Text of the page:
Ardmore is an ‘untapped gem’

A Brisk Look at Ardmore Distillery


Ardmore distillery is located in the village of Kennethmont, Scotland and is owned by Beam Suntory. It’s a large Victorian distillery that produces two styles of single malt. The softly peated Ardmore, a Highland malt which is quite rare for its geography, and the unpeated Ardlair, which is used in independent bottlings and for blending purposes.

For many whisky enthusiasts, Ardmore is a ‘untapped gem’ consistently pumping out beautiful spirit for their official bottlings with a fantastic range coming from independent bottlers offering natural colour, non-chill-filtration and higher ABV releases.

During the first year of the global Covid pandemic in 2020, many distilleries found themselves on struggle street with sales declining and whispers of ‘restructure’ in the air. In saying that though, around a quarter of Scottish, single malt brands actually increased their sales with the Ardmore distillery sitting firmly within that 25%.

From inception, Ardmore whisky has been a key component of Teachers blended scotch whisky with popularity/sales for its original bottlings going up over 300% in just 10 years with approx. 700,000 bottles of Ardmore whisky sold in 2022. Furthermore, the Teachers blend has seen its sale figures halved in the last few years as whisky lovers gravitate towards Ardmore’s OB expressions and independent bottlings of their single malt whisky. The PPM (phenols per million) in about 50% of Ardmore’s production comes in at around 12-14 ppm using local peat, which represents a cleaner, less pungent profile compared to its Islay contemporaries.

Original Bottlings



Truth and Consequence – Ardmore Distillery 2010 Vintage Refill Bourbon 62.8% ABV

Ross and I share a real appreciation for all things Ardmore, so it was a no-brainer to work with the distillery for our very first Truth and Consequence IB release.

It’s a refill bourbon-barrel monster that was matured for 12 uninterrupted years in the Highlands of Scotland resulting in a brash and complex piece of liquid nirvana.

We make no apologies for the big and raw cask strength whiskies we bottle using only a simple 25-micron bag for this expression to catch any pieces of wood or char from entering the bottle. From there, we leave it untouched. With minimal filtration and no added colour, this means all the beautiful long-chain fatty acids and esters remain in the whisky bringing a beautiful velvet mouthfeel and a natural drinking experience free of any processed interruptions. Our methods are aimed at the real whisky savant.

With a yield of only 125 bottles, either the Angels were working overtime pilfering their fill, or the distillery workers knew a great tasting whisky barrel. We had a load of fun choosing this particular barrel and we hope you enjoy the whisky as much as we did selecting it. Makes for the perfect after-dinner mint around an evening fire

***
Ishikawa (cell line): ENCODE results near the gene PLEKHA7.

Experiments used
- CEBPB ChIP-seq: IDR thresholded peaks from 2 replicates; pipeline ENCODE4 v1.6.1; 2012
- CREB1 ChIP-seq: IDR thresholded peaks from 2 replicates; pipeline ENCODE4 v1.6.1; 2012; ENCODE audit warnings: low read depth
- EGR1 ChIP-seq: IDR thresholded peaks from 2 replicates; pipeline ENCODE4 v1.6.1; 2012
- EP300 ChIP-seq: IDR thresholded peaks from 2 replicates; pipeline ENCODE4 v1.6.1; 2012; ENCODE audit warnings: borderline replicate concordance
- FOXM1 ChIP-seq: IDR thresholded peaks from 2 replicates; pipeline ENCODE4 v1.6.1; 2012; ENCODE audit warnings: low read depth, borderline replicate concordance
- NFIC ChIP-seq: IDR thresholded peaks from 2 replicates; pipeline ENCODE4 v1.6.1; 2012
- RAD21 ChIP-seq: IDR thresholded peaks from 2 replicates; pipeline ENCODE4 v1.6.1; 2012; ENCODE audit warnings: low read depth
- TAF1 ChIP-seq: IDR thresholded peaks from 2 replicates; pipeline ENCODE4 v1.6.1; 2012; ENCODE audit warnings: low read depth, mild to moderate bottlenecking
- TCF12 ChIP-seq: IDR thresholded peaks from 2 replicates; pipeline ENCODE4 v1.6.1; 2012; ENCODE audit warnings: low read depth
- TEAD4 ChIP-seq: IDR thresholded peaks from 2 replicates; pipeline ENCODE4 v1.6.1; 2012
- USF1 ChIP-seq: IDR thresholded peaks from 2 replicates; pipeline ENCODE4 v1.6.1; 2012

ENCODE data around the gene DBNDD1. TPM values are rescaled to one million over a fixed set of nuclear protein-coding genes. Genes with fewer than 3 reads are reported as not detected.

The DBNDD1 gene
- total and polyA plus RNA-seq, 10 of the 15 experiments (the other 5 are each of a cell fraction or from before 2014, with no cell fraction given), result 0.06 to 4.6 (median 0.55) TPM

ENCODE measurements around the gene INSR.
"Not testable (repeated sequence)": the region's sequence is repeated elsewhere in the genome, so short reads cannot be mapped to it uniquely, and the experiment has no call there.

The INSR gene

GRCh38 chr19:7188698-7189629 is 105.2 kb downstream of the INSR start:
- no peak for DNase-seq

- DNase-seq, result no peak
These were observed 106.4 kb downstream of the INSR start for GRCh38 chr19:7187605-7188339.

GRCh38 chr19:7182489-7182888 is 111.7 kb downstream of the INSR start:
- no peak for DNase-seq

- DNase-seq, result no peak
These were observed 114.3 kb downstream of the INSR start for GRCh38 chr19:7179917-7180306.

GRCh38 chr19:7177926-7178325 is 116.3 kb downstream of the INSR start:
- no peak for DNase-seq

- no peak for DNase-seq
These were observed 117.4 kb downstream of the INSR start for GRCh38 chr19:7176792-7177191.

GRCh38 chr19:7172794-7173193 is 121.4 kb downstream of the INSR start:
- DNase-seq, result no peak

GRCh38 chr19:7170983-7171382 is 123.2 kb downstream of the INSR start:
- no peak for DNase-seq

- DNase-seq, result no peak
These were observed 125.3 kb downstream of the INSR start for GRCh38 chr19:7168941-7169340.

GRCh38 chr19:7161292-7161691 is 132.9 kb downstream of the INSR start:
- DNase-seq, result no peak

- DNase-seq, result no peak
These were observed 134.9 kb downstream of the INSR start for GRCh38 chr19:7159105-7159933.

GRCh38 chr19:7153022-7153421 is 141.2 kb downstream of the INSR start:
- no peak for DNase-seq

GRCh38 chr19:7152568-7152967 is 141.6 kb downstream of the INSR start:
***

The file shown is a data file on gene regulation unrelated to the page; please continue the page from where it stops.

Ardmore Spec Zone

The distillery is equipped with a beautiful red painted cast -iron, semi lauter mash tun with a copper lid. There are 16 Douglas-fir washbacks with six of them having a capacity of 90 ,000 litres and 10 with a capacity of 45 ,000 litres. Two of the largest ones were added in April 2022. The reason for the additional two washbacks is to allow for the same fermentation time, 70 hours for both Ardmore and Ardlair styles.

Image courtesy of Travel Guide Scotland – Stills


Finally, there are four pairs of stills in a large still house and the furnace for the coal firing, a practice abandoned in 2002, can still be seen underneath the stills.

A Brief History

1868 – Adam Teacher, son of William Teacher starts the construction of Ardmore distillery, which eventually becomes William Teacher and Son’s first distillery. Adam teacher passes away before it’s completed.

Image circ. 1880’s showing Adam Teacher (William’s son)

1955 – Stills are increased from two to four.

1974 – Another four stills are added increasing the total to eight.

1976 – Allied breweries takes over William Teacher and Sons, and thereby also Ardmore.

1999 – A 12-year-old is released to commemorate the distilleries hundred anniversary. A 21-year-old is launched as a limited-edition expression.

2002 Ardmore is one of the last distilleries to abandon direct heating by coal of the stills in favour of indirect heating through steam.

2005 Jim Beam Brands becomes the new owner when it takes over some 20 spirits and wine brands from Allied Domecq for $5 billion dollars.

2007 Ardmore ‘OB’ Traditional cask was launched.

2008 A 25-year-old and a 30-year-old are launched.

2014 – Beam and Suntory merge and the Legacy is released.

2015 – The Traditional is relaunched as ‘Tradition’ and a Triple Wood and a 12-year-old Port finish are released.

2017 – A 20-year-old double matured, single malt is released.

2018 – A 30-year-old is released.

2021 – A $4 million dollar project to restore 1,300 hectares of peat land near the distillery was initiated by the owners in November 2021.

By 2022, the distillery had ramped up production to seven days a week focusing on Ardmore from January to March, and September to December, while the rest of the year is devoted to their Ardlair spirit.

Final Thoughts

As long as Ardmore remains somewhat of a ‘hidden gem’, you won’t find any complaints from enthusiasts who enjoy drinking their OB’s and independent bottlings. As a work horse distillery, Ardmore may not have the prestige and glamour associated with many of her counterparts, however, the team simply produce delicious new-make spirit which shines all the way through to the bottle. Nothing fancy – just great whisky. How refreshing….

Truth and Consequence